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A Connected Crime?

       Just as all possibilities seemed used up, a new lead appeared. In Bucks County, Pennsylvania, another girl was found dead under very similar circumstances.

       Her name was Candace Clothier, and she was sixteen when she disappeared from her home in Philadelphia at about 8:30 pm on Saturday, March 9, 1968. Although more than three-hundred people participated in the search for her, she was not found until shortly after 5 am on April 13th, when three fishermen -- Matthew Porpora (41) of Penns Park, and Paul Franklin (47) and Jim Franklin (28) of Furlong -- discovered her body in Neshaminy Creek in Bucks County, just a few miles north of Philadelphia. The body was tied up in a bag that had washed up on a small island in the creek.

       Clothier’s body was taken to Lower Bucks county Hospital for an autopsy. The canvas bag had been tied around her neck, and she had a wool sweater wrapped around her head. From her state of decomposition and the mud encrusted on the bag, it was obvious she had been dead for some time. According to a newspaper article the body was never directly identified, but the clothing was identified by her father, Elmer, and her sister, Susan.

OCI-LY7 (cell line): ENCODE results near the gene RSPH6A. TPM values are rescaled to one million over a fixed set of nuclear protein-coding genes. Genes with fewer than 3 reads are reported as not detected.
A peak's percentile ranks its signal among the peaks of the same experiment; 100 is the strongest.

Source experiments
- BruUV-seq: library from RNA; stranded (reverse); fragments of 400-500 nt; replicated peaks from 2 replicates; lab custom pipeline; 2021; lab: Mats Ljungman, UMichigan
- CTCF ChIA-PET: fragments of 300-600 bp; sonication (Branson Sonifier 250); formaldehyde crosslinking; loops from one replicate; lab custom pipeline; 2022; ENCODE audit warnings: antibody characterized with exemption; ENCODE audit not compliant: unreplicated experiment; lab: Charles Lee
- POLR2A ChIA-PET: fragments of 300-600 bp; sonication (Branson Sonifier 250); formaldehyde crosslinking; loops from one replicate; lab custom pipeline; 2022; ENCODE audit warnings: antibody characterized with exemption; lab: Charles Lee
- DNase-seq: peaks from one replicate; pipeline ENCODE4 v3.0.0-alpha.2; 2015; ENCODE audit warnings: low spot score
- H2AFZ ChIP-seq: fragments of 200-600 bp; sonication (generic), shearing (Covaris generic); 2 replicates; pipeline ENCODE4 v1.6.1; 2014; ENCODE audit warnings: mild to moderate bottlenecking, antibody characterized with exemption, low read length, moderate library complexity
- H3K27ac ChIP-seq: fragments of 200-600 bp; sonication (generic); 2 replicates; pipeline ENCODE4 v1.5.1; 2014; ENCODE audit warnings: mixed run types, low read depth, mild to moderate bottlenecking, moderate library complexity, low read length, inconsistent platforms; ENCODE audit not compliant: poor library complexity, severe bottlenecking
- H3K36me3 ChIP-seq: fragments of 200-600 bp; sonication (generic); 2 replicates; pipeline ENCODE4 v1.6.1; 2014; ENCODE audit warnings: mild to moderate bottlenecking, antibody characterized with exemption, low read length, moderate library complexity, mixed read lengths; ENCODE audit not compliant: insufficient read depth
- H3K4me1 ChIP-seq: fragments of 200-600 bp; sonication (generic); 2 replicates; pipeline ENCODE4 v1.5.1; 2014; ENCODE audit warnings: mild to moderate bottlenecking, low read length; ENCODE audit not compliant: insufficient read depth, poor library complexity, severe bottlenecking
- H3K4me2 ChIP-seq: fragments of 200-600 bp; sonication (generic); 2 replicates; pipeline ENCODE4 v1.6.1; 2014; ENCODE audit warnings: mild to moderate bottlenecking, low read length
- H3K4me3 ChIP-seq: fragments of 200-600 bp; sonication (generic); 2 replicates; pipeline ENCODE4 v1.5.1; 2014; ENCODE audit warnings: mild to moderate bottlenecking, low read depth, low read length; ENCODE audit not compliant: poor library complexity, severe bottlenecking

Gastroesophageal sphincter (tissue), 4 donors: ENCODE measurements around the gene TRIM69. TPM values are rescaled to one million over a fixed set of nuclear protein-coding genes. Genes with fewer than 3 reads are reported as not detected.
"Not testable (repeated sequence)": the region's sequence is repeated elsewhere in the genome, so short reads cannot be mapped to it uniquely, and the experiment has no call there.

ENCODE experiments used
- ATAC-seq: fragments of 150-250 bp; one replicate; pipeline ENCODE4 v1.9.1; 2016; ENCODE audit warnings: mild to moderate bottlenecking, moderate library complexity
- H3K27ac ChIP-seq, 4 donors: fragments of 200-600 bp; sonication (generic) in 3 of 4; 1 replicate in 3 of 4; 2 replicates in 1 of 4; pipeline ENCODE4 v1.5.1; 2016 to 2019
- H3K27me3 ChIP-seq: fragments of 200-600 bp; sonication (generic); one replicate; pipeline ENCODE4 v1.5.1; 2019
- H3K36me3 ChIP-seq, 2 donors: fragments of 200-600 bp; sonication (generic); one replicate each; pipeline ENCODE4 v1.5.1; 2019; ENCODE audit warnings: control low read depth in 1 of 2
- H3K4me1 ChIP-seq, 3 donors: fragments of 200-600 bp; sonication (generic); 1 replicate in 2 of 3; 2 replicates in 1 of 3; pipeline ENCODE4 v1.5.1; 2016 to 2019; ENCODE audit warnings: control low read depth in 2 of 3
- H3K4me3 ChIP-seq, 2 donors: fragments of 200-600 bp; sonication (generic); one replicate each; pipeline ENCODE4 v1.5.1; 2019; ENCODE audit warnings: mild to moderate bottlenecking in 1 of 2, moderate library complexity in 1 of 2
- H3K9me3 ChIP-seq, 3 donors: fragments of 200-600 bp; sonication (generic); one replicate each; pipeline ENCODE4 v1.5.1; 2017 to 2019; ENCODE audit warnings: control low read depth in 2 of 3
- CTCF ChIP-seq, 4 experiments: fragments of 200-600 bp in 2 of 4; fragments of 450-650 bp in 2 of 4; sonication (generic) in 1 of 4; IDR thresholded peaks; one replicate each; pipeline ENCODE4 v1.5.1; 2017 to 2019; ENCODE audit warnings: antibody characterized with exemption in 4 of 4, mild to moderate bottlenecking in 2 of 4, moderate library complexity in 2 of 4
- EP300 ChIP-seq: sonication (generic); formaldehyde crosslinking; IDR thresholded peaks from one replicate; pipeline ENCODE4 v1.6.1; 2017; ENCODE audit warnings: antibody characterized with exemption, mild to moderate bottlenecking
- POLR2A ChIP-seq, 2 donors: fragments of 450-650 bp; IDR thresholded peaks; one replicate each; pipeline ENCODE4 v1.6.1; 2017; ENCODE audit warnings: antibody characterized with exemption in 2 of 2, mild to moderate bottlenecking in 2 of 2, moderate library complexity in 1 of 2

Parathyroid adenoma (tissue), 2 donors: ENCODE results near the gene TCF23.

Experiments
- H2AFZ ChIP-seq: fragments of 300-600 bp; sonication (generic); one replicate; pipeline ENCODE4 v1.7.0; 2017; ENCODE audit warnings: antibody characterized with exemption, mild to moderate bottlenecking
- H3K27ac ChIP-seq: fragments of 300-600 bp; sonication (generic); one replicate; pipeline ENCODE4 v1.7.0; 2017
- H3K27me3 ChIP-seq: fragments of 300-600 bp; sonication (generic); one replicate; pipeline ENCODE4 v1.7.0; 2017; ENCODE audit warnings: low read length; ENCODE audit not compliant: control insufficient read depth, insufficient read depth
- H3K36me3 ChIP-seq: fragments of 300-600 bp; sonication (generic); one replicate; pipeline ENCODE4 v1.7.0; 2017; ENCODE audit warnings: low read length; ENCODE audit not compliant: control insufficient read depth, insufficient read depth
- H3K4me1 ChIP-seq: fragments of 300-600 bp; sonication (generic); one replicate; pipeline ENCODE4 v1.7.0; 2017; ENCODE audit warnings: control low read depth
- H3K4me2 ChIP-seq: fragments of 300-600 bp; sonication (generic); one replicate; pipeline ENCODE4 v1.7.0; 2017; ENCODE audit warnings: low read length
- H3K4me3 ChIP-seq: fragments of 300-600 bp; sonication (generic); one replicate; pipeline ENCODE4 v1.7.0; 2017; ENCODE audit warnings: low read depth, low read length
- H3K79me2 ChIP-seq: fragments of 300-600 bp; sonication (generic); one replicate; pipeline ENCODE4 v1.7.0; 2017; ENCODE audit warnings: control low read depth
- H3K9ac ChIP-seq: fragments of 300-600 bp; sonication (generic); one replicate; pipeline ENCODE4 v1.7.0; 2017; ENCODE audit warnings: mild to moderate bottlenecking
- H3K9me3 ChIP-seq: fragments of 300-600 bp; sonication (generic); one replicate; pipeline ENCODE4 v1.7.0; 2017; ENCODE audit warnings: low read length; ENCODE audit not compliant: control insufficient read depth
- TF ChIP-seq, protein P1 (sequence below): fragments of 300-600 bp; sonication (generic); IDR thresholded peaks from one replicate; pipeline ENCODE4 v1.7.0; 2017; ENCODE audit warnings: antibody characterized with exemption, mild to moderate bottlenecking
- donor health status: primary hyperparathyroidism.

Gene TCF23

By late June, Philadelphia detectives had interviewed over a thousand people, but still had no good leads as to who had killed Clothier. But when they saw reports about the Tent Girl case, there was too much of a resemblance in the circumstances between the two murders to be ignored. In early July, Chief Fergione of Philadelphia drove to Kentucky to compare notes.

       Not only had both girls been tied up and disposed of in the same manner, but both matched closely on comparisons of weight, height, hair, and body structure. Unfortunately, while it was undeniable that the two cases were probably linked, knowing that still didn’t help solve either one. As the months dragged on, and the case files for each grew larger and larger, the leads continued to run into dead ends. By November 1st, there were very few possibilities left to be explored. A second sketch of the Tent Girl was requested from Harold Musser; this new portrait was distributed and produced leads; but these, too, failed to help the investigation.

       In May, 1969, Scott County police tried one last time. An article detailing the Tent Girl case was run nationally along with the new portrait in Master Detective magazine, in the hopes that a reader might have information that would help the dying investigation. But any possible leads that were produced must have also proven useless, for the young woman remained unidentified for a further 29 years; she was buried in a county-owned section of the Georgetown cemetery with a gravestone that identified her, simply, as “Tent Girl.”

Gravesite of the Tent Girl.